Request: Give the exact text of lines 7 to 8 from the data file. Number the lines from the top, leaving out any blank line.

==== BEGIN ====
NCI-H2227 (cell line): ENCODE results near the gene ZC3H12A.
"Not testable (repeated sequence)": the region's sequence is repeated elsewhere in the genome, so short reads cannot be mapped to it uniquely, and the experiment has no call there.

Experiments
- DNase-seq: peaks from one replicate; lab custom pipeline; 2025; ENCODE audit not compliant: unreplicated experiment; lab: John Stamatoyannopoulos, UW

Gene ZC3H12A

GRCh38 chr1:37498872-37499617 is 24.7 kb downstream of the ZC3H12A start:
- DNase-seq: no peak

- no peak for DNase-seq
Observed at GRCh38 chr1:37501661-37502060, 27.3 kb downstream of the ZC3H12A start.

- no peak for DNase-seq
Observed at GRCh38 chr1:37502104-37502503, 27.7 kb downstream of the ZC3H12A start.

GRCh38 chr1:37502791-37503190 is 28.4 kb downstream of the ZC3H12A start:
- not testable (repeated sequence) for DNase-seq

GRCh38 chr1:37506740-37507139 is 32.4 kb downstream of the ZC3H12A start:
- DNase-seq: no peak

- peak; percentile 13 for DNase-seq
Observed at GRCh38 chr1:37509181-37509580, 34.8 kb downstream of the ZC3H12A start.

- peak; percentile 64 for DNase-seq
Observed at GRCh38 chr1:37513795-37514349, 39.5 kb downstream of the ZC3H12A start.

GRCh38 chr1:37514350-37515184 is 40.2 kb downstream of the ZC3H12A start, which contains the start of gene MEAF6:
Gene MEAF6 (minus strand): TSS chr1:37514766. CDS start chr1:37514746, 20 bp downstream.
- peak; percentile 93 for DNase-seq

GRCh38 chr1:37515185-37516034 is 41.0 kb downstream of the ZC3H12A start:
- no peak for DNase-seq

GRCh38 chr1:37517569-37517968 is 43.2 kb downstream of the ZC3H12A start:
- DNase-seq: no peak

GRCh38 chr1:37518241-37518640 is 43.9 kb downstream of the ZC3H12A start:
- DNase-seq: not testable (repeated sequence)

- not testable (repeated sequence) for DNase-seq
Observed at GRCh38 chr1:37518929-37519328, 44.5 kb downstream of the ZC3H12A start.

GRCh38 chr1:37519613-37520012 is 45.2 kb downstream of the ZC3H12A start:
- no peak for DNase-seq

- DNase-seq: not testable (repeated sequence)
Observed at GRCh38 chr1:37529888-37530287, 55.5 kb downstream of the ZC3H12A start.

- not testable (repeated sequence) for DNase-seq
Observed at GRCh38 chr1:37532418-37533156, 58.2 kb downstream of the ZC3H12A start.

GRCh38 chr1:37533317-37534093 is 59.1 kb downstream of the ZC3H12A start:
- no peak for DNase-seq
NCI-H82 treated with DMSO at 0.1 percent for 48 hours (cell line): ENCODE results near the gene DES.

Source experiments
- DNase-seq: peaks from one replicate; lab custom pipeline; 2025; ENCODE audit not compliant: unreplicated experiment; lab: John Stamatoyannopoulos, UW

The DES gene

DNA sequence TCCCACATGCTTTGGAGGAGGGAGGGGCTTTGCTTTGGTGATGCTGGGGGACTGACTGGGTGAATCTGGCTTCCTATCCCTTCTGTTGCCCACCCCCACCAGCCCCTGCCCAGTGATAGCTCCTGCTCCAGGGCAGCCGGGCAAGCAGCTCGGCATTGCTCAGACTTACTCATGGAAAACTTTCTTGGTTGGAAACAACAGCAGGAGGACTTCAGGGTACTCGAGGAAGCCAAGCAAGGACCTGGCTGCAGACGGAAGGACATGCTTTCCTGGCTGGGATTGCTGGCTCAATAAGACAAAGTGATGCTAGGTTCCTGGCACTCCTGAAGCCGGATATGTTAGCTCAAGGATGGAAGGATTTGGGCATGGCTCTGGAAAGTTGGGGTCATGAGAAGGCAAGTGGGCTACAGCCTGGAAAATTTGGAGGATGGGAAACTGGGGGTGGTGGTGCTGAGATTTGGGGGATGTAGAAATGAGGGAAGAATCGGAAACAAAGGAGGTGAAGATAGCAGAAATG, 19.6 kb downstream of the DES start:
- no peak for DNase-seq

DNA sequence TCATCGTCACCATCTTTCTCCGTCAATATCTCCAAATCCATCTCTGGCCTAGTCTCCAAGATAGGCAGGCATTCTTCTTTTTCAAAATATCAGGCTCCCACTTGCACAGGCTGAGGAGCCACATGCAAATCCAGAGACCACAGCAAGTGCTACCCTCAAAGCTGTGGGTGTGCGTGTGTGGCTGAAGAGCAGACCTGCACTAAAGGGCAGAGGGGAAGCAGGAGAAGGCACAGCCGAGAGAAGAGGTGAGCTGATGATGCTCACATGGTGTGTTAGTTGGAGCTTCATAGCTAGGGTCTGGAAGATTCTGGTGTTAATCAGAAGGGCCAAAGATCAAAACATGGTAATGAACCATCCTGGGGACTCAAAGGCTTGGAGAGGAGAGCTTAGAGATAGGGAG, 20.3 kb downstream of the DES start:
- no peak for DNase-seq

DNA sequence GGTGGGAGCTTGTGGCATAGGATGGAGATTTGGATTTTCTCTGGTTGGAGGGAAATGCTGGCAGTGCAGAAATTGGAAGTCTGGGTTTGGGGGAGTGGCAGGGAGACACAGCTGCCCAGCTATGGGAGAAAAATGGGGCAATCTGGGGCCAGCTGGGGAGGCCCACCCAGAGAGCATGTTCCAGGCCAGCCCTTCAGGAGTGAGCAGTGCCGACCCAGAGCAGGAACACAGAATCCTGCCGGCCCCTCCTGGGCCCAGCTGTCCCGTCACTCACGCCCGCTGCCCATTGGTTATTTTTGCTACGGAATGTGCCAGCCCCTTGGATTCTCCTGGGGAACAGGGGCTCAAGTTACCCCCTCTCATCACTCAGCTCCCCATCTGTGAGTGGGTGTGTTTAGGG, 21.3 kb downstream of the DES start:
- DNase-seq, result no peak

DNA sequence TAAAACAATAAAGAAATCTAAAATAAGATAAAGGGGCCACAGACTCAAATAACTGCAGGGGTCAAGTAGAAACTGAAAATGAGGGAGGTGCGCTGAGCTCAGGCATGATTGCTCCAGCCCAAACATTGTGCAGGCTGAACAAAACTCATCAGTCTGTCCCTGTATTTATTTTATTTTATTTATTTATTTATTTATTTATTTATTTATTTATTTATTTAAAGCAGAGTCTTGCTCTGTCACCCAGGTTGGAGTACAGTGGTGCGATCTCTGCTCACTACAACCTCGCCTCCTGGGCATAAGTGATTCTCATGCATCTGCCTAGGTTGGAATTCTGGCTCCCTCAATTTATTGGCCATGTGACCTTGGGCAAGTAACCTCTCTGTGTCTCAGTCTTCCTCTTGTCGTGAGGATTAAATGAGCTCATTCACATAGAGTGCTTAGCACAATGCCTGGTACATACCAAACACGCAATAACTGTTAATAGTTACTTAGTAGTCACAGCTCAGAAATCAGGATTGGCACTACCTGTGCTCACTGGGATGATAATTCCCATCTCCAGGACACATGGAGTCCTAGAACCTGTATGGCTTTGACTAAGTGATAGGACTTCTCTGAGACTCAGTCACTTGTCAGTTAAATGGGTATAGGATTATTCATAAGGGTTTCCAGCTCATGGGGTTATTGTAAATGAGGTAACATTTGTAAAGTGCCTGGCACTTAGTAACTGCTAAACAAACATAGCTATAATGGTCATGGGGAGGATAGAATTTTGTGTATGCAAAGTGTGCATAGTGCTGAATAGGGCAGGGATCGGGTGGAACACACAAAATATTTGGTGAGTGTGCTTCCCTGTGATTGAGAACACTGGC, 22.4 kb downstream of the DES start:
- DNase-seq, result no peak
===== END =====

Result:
- DNase-seq: no peak

- no peak for DNase-seq